A Girl Gang

Gangs were a huge problem in the streets of the Victorian East End. Indeed, in the early stages of the investigation into the Jack the Ripper murders, it was believed by the police that the crimes were being carried out by one of the gangs of London that were believed to be operating extortion rackets in the district.

Emma Smith, the first Whitechapel murders victim, for example, had been attacked in the early hours of the morning of Tuesday the 3rd of April, 1888, and, before she died, she was able to tell the doctor who treated her at the London Hospital that she had been attacked by a gang of youths.

Her statement would influence the early stages of police investigation into the later Whitechapel murders that are now attributed to Jack the Ripper.

Emma Smith, the first Whitechapel Murders victim, is followed by her attackers.
Emma Smith being followed by her attackers.

THE GIRL GANGS OF LONDON

When we think of gangs, we do tend to think of their members as being male.

But, there were, in fact, female gangs of criminals operating in London at the time of the Whitechapel murders and on into the 1890s and beyond.

The Sheffield Evening Telegraph, on Friday, 26th September, 1890, published an article about one such gang of female “roughs” that had terrorised a poor woman who had simply gone out to purchase a loaf of bread:-

A GANG OF GIRLS AND THEIR LEADER

“A virago of 14, by the name of Alice Williams, who, it was stated, possessed the “fighting qualities of a man,” was charged at the Thames Police Court yesterday with assault.

She was described as the leader of a gang of girls of about her own age, who waylaid and ill-treated persons in the streets.

The special charge for which Alice was placed in the dock was that of attacking a woman, named Mrs. Kate Endleberg.

PURCHASING A LOAF OF BREAD

The latter, whose intention it was to purchase a loaf bread at a baker’s shop located in Nelson Street, in Stepney, was suddenly surrounded by the gang when she was about to enter the shop. The prisoner then sprang upon her and dragged her to the ground by the hair of her head, the poor woman being severely ill-treated, and her face being cut by a blow from a stone.

The success of the assault appeared to give the young damsels fresh courage, for finding Mrs. Endleberg powerless, they stole her shawl, and made off.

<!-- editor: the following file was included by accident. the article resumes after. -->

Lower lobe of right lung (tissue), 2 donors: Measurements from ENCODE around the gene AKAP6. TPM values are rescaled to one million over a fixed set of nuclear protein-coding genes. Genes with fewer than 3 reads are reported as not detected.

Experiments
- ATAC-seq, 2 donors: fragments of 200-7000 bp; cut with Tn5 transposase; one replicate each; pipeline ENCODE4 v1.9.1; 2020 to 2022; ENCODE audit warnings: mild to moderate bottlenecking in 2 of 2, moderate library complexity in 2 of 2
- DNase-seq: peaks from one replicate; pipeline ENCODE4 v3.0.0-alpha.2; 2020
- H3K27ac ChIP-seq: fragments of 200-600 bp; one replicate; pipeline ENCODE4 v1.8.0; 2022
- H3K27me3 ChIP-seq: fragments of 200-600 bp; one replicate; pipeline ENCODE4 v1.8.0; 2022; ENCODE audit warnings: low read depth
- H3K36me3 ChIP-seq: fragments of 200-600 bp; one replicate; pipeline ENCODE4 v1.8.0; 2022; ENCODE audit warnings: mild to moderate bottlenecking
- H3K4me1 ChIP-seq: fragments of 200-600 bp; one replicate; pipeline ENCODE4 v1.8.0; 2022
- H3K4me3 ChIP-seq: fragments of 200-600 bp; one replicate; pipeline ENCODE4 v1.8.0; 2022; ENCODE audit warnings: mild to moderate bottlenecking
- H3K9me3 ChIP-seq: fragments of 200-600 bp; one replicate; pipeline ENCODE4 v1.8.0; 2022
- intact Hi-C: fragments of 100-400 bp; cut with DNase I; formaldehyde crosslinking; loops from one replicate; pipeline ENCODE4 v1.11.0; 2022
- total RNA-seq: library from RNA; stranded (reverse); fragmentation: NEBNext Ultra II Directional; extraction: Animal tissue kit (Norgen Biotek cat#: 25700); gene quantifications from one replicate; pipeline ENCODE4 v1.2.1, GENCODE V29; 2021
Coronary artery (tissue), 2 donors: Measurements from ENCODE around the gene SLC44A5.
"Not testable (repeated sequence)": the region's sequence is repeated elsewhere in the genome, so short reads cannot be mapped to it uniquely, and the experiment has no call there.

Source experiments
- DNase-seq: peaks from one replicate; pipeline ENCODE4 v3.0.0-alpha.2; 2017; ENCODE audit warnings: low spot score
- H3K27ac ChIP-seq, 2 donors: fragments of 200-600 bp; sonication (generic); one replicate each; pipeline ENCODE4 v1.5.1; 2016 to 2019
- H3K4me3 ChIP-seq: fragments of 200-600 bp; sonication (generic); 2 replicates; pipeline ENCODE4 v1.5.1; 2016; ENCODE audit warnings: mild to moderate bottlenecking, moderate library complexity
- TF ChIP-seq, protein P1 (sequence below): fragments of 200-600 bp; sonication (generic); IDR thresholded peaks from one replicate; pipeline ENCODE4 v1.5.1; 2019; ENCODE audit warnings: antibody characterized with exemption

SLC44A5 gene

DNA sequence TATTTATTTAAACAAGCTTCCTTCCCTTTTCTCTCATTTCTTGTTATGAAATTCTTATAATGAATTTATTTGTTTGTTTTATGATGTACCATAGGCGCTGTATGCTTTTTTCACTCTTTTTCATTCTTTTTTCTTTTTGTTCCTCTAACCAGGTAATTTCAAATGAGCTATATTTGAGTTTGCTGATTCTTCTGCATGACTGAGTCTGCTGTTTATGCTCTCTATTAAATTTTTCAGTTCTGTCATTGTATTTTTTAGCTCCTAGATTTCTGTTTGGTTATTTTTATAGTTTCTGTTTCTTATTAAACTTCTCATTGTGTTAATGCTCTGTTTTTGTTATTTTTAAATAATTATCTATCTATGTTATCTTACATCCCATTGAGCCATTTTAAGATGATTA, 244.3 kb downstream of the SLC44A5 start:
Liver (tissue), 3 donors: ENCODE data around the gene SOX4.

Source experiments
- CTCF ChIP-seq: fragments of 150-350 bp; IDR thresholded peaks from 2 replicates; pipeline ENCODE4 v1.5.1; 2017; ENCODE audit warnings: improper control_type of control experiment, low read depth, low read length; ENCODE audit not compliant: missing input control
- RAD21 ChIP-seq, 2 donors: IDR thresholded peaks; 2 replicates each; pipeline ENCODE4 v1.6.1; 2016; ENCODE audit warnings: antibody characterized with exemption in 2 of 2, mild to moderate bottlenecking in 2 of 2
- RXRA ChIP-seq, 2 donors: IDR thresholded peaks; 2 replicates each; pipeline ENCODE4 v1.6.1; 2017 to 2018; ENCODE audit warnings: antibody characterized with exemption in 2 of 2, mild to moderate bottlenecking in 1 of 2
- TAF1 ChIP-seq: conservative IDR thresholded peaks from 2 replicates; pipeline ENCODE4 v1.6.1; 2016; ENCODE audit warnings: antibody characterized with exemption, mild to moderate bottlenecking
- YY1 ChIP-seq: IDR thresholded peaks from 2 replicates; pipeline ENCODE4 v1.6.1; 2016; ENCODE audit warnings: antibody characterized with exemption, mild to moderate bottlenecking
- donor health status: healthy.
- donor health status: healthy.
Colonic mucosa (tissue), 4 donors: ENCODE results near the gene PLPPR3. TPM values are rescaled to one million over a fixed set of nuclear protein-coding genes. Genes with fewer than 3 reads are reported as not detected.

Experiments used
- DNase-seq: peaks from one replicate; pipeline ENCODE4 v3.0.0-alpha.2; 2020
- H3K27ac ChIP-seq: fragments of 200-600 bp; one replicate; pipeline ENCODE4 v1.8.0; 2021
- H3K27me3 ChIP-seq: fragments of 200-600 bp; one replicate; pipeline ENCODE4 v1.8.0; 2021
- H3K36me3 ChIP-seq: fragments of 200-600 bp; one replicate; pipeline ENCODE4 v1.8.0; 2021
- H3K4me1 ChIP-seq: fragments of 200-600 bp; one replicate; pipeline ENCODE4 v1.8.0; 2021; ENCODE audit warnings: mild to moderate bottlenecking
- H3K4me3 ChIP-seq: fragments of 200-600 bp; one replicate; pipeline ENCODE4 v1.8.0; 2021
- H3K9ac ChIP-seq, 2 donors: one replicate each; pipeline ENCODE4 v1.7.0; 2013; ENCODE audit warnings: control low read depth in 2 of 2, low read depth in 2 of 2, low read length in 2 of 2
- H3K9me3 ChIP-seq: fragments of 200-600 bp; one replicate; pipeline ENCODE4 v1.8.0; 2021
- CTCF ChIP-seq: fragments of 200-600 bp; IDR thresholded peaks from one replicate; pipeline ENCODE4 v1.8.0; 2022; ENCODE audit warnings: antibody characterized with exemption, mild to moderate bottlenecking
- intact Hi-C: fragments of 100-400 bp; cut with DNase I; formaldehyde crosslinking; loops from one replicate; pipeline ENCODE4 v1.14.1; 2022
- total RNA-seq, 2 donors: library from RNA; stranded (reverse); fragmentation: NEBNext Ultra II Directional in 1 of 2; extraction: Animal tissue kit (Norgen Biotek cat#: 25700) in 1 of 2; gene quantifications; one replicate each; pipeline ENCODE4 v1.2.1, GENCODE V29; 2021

WAS JUSTICE SERVED

After these facts had been fully detailed in open court, Mr. Dickinson thought the justice of the case would¬† be adequately met by the imposition of a fine of five shillings.”

A GIRL’S CHARACTER

Lloyd’s Weekly Newspaper, on Sunday, 16th January, 1898, published the following story about a girl of fourteen who had, evidently, come under the malign influence of one of the local gangs:-

“Sophie Bellinger,¬† a girl of 14, was charged’ at Worship Street Police Court, yesterday, with having stolen as purse containing ten shillings in gold and some silver and other moneys from the person of Sarah Candler, a married woman.

The prosecutrix was in Cambridge Road shopping late on the night of the 7th, when her pocket was picked of her purse, and the girl, who ran away at the time, was captured later.

THE GIRL OF TEN HOOKS

Police Sergeant Holmes, 42 J, gave a history of prisoner, showing that she had been twice or thrice charged with stealing, and was generally known in the neighbourhood in which her parents lived as “the girl of ten hooks”, since everything she could take she stole.

Her father said that he was afraid to chastise the girl for fear that he might get prosecuted by some society, and he wished her got into a reformatory.

On previous occasions when charged she had been let off on her parents promising to look after her.

GOT ABOUT WITH A GANG OF GIRLS

Her mother came forward and asked that her daughter might have another chance, saying that she had a place for her to go to where the people would look after her.

She admitted that her daughter had got about with a gang of girls, and was out of her control.

ANOTHER CHANCE

Mr. Cluer said that the girl must either go to a reformatory or to prison. She seemed a practised pickpocket.

If, however, the mother could prove that some good persons would take the girl and look after her, then he would give her another chance.

For the present he remanded her.”